There even has seemed to be an ongoing failure by feminists to recognize agency on the part of females and the ability to acknowledge the fact that they too can instigate improper and abusive behavior (Denov 183). Feminists have fallen short of when it comes to explaining all forms of sexual violence including by women, sticking with men as the abusers over women in a patriarchal society. This is a result of fear; fear that by engaging in the study of sexually aggressive behavior by women, some people will undermine the degree to which men offenders largely tip the scale when it comes to sexual abuse taking attention away from male offenders more dangerous aggression. Many feminists also believe that research on women committing sex crimes could be easily blown up and reconfigured to aid “anti-feminist objective”. However, until feminists begin to attend to the fact that females are able and do commit sex abuse and until they begin to speak of the false belief that women “heal and never hurt”, feminism will not advance (Denov 183).


Gender Differences of Child Sex Offenders
Although they may have committed the same crime under the law, dissimilarities are found in the motives and reasons between the acts of men and women sex offenders. Male child sex offenders tend to use coercion techniques and threats to keep them in compliance and silenced, usually preying on more than one victim at a time. Like men, female offenders generally describe themselves as feeling dominating and powerful over their victims. However, they also tend to be more focused on one person, offering a sense of love and loyalty and a kind of deep bond (Denov 183). Interestingly enough, a history of depression and anxiety seems to show up in studies of female sex offenders, as well as more likely than their male counterparts to have been sexually abused as children themselves (Hundley 3). A pattern of chaotic lives, including substance abuse, frequent moves, and erratic employment is seen in the lives of women sex offenders, unlike men sex offenders, who appear to lead normal lives and have families and stable jobs. Even though most of females who commit sex crimes against minors have been in romantic relationships with men their own age, they tend to “abuse children for their own emotional needs” They are often immature emotionally and are drawn to the intensity that is experienced in adolescent relationships. (Hundley 4). There are a few important differences between a man and women in the reasons behind what leads they to commit a certain sex crime, but the effects they have on their child victims tend to be disturbingly similar.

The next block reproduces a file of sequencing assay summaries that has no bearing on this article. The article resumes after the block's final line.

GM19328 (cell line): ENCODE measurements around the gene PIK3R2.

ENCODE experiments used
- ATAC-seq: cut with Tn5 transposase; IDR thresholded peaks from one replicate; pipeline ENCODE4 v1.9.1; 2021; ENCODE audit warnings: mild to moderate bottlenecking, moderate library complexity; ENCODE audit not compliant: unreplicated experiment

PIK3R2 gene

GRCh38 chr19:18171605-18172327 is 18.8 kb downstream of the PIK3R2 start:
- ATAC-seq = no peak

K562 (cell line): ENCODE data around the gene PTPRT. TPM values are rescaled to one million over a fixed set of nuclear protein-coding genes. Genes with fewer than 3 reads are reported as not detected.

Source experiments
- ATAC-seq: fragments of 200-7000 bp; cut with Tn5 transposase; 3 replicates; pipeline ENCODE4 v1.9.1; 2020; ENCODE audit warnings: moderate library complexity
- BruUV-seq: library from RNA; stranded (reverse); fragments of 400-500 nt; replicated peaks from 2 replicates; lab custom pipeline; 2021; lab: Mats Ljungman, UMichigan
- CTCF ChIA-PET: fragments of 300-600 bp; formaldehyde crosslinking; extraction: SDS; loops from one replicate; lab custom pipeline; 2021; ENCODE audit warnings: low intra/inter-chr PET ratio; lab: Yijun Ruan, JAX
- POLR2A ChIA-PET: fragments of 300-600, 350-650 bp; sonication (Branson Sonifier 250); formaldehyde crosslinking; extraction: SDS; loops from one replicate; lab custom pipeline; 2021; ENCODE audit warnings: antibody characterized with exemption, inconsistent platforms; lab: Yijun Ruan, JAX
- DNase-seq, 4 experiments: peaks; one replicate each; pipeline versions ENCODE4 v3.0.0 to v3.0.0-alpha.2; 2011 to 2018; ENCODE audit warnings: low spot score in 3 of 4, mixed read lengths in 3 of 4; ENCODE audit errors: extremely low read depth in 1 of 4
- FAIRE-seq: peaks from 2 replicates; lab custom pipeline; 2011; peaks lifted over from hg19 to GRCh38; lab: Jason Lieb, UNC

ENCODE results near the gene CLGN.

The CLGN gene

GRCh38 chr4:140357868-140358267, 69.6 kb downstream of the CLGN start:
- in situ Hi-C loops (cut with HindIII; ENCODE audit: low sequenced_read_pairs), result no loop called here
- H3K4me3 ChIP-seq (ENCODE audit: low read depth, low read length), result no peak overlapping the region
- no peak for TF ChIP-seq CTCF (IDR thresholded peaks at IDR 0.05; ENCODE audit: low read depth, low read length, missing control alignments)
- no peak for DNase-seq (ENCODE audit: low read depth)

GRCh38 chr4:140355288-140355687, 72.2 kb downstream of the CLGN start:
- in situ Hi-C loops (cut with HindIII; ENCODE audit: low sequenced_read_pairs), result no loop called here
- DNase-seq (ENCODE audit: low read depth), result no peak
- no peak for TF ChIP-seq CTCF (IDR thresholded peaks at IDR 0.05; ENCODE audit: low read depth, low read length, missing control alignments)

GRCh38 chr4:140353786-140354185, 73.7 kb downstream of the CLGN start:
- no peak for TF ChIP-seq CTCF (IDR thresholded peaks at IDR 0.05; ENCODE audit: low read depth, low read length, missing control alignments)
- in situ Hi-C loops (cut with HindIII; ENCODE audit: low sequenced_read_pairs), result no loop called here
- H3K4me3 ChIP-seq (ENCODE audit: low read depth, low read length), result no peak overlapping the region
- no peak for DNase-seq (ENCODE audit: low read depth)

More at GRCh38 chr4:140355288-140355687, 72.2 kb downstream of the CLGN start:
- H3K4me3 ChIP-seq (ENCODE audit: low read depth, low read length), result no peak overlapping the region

How Victim is Affected